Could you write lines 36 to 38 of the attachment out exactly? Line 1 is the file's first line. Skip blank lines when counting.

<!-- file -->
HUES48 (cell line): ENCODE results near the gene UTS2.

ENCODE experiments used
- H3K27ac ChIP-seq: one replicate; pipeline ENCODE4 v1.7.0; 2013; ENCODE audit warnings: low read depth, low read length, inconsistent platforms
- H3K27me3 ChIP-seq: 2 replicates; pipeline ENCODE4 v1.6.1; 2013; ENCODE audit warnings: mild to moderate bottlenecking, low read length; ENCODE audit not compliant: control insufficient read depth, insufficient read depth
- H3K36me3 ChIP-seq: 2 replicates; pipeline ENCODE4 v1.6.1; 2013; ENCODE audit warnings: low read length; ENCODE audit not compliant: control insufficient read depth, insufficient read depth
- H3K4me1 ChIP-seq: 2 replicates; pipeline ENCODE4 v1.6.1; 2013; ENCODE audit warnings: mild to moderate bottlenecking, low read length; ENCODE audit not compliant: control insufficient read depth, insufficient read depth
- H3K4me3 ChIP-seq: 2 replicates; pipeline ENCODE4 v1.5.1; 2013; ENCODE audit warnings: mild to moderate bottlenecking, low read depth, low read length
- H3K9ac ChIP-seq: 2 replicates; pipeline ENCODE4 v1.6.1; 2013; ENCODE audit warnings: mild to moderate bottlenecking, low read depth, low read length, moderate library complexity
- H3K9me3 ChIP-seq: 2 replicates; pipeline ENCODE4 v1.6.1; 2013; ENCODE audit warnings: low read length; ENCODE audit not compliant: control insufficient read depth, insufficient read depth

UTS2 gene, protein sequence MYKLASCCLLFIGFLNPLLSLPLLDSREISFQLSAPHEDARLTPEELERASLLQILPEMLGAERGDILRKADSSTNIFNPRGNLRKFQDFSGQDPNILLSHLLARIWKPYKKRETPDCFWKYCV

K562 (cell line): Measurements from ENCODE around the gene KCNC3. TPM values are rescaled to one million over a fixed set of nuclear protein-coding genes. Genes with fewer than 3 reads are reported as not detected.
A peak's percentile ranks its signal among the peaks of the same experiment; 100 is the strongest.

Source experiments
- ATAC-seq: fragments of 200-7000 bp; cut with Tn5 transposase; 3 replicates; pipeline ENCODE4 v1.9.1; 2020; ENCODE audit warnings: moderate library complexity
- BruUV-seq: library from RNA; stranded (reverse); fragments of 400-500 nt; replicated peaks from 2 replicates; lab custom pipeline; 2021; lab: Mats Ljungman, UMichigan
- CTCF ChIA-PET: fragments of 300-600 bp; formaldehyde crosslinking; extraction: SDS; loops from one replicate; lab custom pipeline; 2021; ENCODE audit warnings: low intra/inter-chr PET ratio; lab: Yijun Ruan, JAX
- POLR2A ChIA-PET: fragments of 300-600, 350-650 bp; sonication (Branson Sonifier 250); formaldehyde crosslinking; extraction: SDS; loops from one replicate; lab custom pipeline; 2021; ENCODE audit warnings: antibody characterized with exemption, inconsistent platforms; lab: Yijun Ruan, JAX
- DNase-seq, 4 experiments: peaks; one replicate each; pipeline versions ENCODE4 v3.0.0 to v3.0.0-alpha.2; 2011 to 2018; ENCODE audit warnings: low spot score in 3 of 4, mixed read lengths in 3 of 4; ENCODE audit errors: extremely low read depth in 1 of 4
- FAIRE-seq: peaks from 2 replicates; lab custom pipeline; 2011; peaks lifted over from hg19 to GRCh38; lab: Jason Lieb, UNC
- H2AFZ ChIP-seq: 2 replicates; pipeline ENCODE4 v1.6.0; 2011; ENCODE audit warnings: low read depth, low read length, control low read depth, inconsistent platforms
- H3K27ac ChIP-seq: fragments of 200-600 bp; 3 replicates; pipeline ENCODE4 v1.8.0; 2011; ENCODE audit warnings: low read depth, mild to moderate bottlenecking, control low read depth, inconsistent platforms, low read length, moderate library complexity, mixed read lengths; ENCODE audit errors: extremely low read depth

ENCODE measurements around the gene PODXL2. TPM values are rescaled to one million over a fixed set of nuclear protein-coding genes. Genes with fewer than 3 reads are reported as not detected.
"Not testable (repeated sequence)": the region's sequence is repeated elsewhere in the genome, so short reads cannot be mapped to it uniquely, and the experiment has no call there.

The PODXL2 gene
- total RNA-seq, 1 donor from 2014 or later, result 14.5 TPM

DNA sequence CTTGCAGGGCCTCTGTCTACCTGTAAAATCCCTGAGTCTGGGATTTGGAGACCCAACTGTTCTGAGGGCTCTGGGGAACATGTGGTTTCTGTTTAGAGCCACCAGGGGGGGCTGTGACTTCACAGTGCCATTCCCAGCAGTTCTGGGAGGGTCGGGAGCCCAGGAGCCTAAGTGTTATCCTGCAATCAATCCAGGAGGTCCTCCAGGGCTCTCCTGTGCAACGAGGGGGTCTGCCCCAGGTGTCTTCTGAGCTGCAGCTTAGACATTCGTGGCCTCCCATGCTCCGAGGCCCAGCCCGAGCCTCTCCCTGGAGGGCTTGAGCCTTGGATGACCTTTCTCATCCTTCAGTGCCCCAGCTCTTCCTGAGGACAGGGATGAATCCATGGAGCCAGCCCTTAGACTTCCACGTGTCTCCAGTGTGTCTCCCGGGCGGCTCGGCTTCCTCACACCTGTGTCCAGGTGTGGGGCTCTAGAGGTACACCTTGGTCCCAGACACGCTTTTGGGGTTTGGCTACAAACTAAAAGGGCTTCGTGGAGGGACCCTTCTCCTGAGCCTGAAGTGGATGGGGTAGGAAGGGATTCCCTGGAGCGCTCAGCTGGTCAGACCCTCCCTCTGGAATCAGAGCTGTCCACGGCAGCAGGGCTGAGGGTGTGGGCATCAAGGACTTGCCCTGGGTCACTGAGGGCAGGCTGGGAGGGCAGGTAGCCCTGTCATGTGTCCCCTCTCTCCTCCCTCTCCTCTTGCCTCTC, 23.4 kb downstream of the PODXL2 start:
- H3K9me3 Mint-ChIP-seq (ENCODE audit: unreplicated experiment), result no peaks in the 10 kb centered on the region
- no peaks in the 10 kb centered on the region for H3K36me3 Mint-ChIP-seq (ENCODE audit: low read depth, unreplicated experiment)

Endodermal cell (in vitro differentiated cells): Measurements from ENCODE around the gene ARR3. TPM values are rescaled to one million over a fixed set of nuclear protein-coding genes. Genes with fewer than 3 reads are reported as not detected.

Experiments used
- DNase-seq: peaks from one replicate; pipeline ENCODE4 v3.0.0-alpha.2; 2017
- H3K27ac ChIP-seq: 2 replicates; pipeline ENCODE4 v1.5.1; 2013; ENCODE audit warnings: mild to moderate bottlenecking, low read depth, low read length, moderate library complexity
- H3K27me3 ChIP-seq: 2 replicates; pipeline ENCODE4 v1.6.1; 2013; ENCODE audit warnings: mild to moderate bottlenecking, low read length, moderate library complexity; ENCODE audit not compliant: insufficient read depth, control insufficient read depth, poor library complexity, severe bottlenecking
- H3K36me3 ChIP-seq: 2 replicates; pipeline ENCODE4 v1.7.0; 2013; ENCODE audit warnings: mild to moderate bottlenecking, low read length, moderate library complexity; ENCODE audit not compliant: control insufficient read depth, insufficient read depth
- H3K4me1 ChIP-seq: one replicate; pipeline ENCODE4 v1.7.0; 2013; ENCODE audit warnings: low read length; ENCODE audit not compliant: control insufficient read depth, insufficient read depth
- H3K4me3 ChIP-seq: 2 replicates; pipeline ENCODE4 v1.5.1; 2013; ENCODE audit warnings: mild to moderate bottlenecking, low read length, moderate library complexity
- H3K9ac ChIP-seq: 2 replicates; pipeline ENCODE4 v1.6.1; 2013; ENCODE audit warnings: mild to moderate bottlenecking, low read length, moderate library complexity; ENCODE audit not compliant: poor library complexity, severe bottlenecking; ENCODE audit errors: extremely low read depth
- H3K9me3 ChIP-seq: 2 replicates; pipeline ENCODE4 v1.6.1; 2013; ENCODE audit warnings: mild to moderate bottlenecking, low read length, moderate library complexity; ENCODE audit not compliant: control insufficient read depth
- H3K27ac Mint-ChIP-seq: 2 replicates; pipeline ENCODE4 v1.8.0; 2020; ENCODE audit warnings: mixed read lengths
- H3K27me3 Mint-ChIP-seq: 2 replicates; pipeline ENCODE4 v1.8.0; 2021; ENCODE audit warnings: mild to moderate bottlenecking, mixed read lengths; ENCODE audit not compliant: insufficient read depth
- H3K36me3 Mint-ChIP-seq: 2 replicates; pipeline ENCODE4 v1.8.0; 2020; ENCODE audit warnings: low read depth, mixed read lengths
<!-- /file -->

- H3K4me3 ChIP-seq: 2 replicates; pipeline ENCODE4 v1.5.1; 2013; ENCODE audit warnings: mild to moderate bottlenecking, low read length, moderate library complexity
- H3K9ac ChIP-seq: 2 replicates; pipeline ENCODE4 v1.6.1; 2013; ENCODE audit warnings: mild to moderate bottlenecking, low read length, moderate library complexity; ENCODE audit not compliant: poor library complexity, severe bottlenecking; ENCODE audit errors: extremely low read depth
- H3K9me3 ChIP-seq: 2 replicates; pipeline ENCODE4 v1.6.1; 2013; ENCODE audit warnings: mild to moderate bottlenecking, low read length, moderate library complexity; ENCODE audit not compliant: control insufficient read depth